Monday, December 23, 2013

Enhancing Coal Supply Security through imports: India’s prime requirement in achieving growth targets

Holistic development of any economy necessitates engagement of a variety of inputs in a perfectly harmonious way. This perfectly holds true for a growing country such as India for whom adequate availability of inputs like skilled manpower, resources and energy constitute key contributors affecting the level of synergy achieved in realizing growth targets. Hence, lack of any of the required inputs holds the potential of drastically derailing the growth plans of a country thereby affecting all of its populace in some or the other way. In India, legitimate concerns have started brewing since development figures, as indicated primarily through industrial growth numbers; have been nowhere near optimistic, especially during the first two quarters of FY14. However, a silver lining has been seen to be emerging with the electricity sector showing increasingly positive signals since June 2013.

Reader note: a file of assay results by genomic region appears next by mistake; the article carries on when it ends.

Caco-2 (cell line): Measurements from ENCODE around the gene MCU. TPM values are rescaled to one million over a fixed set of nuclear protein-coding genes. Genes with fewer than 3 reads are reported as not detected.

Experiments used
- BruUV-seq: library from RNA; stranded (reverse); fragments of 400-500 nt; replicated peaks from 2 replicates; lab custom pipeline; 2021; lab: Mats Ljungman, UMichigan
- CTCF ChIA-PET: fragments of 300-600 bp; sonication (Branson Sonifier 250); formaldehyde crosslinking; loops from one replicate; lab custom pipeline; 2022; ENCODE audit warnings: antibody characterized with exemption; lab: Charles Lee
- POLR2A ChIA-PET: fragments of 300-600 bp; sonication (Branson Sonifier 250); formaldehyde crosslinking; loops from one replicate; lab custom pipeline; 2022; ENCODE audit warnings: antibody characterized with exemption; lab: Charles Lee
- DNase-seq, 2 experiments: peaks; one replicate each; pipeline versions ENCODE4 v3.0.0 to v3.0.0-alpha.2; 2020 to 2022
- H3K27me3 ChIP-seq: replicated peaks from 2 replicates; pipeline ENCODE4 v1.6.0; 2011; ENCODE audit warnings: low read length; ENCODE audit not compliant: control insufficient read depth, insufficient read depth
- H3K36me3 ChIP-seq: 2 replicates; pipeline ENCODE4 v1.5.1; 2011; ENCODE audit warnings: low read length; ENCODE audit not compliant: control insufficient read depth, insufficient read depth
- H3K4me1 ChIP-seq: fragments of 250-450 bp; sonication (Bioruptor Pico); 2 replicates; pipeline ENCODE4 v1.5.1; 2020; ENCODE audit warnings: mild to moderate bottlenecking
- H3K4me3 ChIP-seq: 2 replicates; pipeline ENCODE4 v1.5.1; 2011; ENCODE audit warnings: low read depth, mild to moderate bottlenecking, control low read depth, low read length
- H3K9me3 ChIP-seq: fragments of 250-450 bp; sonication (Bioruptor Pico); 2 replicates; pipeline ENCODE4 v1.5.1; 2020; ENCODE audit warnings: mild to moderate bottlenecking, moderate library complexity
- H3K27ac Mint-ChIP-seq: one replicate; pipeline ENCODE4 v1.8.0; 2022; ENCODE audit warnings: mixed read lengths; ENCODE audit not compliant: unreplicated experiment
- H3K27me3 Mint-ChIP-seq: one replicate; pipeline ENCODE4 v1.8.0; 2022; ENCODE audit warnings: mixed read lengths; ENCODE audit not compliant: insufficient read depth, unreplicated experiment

Source: Ministry of Statistics & Programme Implementation (Base Year: 2004-05)     

The manufacturing and mining sectors are on a path to gradual recovery from a severe growth drop observed during FY13, while there has been a substantial growth in the electricity sector. As another part of the story, the government has been repeatedly revising its economic growth rate estimates, always downwards. GDP figures, once targeted to be in the range of 7-8 percent, have been recently revised to about 5-5.5 percent only for FY14 while actual achievement during FY13 has been a decade low of 5 percent.